Seminar on the cooperation between the justice system, legal and forensic medicine and the police

Participants and speakers at the seminar in Fez
Participants and speakers at the seminar in Fez

On 25 and 26 September 2019, the IRZ, in partnership with the Moroccan Public Prosecutor’s Office, organised a two-day seminar in Fez on “Discovery of a corpse – cooperation between the justice system, legal and forensic medicine and the police”. The seminar is part of the “Cooperation with the Kingdom of Morocco in the field of legal and forensic medicine, with particular consideration paid to the concerns of the Moroccan justice system” project. The IRZ is coordinating this project between 2017 and the end of this year as part of the project financed by the German Foreign Office (Transformation Partnerships with North Africa/the Middle East).

The objective of the seminar was to point out to the attending public prosecutors the importance of a trusting working relationship between public prosecutors, forensic scientists and the police. A practical example of the discovery of a corpse was used to discuss the crucial roles played by all three parties involved in the criminal investigation.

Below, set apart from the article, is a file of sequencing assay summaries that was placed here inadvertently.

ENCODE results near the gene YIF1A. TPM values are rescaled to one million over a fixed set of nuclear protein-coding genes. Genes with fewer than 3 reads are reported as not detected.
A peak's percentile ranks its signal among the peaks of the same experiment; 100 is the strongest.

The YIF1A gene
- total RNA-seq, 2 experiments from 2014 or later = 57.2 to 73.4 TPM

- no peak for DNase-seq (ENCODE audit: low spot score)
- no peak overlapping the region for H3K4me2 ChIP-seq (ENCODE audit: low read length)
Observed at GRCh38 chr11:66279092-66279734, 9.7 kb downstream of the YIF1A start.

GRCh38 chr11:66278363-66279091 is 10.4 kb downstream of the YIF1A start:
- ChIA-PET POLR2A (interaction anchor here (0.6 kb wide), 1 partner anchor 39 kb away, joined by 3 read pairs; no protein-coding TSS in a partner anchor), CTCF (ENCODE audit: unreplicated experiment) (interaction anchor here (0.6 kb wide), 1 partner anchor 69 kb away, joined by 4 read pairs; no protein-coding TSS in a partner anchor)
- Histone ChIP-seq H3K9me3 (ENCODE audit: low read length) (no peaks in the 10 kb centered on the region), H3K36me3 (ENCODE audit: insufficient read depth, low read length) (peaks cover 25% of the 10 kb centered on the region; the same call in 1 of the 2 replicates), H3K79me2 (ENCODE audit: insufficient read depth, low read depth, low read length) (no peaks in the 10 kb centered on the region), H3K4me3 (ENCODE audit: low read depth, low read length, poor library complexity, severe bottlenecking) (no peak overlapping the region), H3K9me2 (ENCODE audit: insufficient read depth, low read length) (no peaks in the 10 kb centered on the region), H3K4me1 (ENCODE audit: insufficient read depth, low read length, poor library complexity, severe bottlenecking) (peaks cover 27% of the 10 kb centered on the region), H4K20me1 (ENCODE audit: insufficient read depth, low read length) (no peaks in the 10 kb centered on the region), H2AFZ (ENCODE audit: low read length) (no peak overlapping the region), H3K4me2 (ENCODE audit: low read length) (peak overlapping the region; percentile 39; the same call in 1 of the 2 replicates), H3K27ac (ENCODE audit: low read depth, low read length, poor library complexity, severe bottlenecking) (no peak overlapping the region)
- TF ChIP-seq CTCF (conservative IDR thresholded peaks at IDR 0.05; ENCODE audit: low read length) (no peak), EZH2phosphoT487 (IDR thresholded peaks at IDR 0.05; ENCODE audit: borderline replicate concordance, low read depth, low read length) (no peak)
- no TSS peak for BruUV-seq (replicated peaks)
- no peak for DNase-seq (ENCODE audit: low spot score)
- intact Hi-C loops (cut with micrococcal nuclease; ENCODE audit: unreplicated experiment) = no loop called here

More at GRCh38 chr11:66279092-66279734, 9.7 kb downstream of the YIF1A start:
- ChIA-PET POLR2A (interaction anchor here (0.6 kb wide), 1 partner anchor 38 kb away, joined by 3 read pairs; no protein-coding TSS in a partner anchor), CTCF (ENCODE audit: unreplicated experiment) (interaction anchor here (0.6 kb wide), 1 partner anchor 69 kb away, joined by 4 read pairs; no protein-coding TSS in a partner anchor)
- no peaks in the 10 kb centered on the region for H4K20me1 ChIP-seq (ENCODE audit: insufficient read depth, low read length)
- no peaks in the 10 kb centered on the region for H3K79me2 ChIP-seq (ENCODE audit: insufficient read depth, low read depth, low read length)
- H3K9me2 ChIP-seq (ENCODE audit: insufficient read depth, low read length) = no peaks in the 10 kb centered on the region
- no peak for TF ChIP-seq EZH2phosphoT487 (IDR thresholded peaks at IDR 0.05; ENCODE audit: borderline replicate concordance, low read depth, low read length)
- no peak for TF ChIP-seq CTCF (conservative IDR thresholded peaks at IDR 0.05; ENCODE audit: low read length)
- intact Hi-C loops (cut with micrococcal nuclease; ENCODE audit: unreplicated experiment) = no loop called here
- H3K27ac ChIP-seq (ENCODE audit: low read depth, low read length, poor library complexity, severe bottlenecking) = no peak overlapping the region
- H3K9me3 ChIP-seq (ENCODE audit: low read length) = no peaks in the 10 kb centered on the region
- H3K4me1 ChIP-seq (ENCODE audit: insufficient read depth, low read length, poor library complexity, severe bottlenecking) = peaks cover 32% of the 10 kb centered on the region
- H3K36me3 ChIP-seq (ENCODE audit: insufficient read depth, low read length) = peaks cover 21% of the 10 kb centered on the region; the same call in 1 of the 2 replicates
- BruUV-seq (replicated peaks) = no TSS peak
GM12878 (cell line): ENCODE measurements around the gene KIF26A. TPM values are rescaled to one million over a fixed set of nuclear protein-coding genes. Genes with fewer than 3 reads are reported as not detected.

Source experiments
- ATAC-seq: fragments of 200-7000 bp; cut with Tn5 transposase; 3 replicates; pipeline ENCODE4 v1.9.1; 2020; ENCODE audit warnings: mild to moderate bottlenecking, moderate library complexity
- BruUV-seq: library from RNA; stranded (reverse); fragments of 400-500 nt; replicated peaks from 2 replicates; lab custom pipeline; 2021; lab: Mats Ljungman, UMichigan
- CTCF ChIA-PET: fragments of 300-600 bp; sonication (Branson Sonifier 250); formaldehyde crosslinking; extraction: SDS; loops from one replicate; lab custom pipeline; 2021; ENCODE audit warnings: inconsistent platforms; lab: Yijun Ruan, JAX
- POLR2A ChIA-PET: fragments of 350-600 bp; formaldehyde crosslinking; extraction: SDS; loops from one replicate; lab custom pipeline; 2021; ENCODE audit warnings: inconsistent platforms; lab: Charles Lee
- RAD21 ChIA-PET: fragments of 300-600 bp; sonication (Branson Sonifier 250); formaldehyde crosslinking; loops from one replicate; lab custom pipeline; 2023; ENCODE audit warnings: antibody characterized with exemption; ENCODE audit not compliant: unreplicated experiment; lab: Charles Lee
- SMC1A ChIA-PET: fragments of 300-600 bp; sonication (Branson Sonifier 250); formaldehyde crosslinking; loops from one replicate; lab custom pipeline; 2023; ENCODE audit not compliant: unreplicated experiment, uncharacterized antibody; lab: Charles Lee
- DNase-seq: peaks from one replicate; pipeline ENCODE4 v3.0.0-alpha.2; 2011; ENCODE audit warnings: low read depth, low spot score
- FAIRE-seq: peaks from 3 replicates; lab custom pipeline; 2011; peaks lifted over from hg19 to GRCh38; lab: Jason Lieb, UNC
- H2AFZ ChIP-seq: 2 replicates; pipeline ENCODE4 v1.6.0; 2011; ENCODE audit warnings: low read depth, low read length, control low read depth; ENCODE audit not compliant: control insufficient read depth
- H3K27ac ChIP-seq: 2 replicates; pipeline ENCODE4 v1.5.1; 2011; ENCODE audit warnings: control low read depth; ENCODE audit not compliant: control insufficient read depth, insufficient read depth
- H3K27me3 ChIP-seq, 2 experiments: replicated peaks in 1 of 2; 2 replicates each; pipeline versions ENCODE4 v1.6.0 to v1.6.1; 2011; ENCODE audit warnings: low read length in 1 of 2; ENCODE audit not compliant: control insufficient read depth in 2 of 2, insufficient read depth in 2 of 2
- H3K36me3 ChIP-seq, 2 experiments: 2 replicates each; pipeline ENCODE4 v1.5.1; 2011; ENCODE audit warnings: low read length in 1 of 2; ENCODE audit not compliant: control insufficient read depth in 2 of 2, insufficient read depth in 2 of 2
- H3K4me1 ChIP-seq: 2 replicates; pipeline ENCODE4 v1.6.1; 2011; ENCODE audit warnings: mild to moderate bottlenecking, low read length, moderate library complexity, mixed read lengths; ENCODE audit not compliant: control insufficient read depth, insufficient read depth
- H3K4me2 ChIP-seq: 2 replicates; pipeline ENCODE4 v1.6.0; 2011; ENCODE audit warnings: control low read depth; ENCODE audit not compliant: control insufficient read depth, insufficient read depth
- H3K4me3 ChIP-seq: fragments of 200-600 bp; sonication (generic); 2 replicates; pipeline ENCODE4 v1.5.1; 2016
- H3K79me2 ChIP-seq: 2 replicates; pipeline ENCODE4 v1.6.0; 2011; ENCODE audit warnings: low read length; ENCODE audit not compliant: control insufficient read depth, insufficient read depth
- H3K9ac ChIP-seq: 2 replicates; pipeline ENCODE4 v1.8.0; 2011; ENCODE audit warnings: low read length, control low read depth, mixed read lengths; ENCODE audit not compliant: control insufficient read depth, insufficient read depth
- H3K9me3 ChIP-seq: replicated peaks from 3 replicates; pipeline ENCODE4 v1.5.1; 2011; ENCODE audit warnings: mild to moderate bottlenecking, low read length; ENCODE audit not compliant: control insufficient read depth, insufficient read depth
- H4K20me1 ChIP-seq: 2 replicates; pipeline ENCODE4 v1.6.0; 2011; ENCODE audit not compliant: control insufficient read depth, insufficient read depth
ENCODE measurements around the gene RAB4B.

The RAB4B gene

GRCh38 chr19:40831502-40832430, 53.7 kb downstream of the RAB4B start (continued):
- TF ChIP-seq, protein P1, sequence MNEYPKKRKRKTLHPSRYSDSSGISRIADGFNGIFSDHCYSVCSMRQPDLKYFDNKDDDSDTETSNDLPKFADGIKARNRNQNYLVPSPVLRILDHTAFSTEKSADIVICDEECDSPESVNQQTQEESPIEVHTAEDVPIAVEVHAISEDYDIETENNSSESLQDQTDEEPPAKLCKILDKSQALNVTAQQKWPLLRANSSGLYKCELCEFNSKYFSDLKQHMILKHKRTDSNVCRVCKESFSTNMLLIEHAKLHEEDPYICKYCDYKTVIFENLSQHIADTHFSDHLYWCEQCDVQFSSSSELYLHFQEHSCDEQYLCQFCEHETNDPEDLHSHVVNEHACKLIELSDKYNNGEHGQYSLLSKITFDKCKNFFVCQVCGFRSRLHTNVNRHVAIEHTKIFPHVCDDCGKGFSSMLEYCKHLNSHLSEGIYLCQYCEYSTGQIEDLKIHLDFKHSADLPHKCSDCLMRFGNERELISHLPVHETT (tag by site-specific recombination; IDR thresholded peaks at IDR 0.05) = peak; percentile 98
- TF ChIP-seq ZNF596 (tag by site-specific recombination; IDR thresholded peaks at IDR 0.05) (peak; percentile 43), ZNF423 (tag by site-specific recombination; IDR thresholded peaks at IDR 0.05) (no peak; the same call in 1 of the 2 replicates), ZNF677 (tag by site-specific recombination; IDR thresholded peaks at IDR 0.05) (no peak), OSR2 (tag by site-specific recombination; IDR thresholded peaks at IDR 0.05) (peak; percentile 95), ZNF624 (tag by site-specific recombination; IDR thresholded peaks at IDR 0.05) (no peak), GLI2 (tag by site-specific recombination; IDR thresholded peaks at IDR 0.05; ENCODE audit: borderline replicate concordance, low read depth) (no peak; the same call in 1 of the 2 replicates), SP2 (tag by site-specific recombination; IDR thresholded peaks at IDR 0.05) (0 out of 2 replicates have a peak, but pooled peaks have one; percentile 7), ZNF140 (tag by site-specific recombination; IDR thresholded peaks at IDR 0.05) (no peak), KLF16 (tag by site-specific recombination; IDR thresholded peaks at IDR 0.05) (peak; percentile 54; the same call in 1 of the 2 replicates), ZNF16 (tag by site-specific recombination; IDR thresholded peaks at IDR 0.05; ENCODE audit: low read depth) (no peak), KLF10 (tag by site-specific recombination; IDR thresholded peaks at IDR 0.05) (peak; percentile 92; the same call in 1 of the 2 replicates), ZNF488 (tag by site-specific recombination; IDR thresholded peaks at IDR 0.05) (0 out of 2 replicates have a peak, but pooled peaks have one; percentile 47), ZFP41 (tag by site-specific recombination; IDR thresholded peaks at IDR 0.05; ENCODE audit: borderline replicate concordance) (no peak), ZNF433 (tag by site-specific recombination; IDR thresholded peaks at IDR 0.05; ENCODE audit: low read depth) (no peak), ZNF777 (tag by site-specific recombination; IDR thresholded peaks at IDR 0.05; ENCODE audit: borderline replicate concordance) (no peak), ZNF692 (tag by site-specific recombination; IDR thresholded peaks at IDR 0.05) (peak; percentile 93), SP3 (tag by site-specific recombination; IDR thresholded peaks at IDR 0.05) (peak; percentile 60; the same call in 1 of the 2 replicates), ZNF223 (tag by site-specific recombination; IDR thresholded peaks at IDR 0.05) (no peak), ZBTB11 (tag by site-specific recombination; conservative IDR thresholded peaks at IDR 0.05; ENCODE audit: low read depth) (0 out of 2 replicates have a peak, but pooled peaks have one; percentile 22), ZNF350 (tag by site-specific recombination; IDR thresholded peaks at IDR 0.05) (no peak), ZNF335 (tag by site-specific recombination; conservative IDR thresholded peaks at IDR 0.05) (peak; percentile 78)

The following experts were appointed by the IRZ to take part:

  • Prof. Dr. Knut Albrecht, Director of the Brandenburg Regional Institute of Legal and Forensic Medicine;
  • Ralph Knispel, Senior Public Prosecutor, Head of the Capital Offences Department; President of the Vereinigung Berliner Staatsanwälte e.V. (Berlin association of public prosecutors);
  • Christof Lehmkühler, Detective Chief Inspector in the 5th Homicide Division at the Berlin State Office of Criminal Investigations.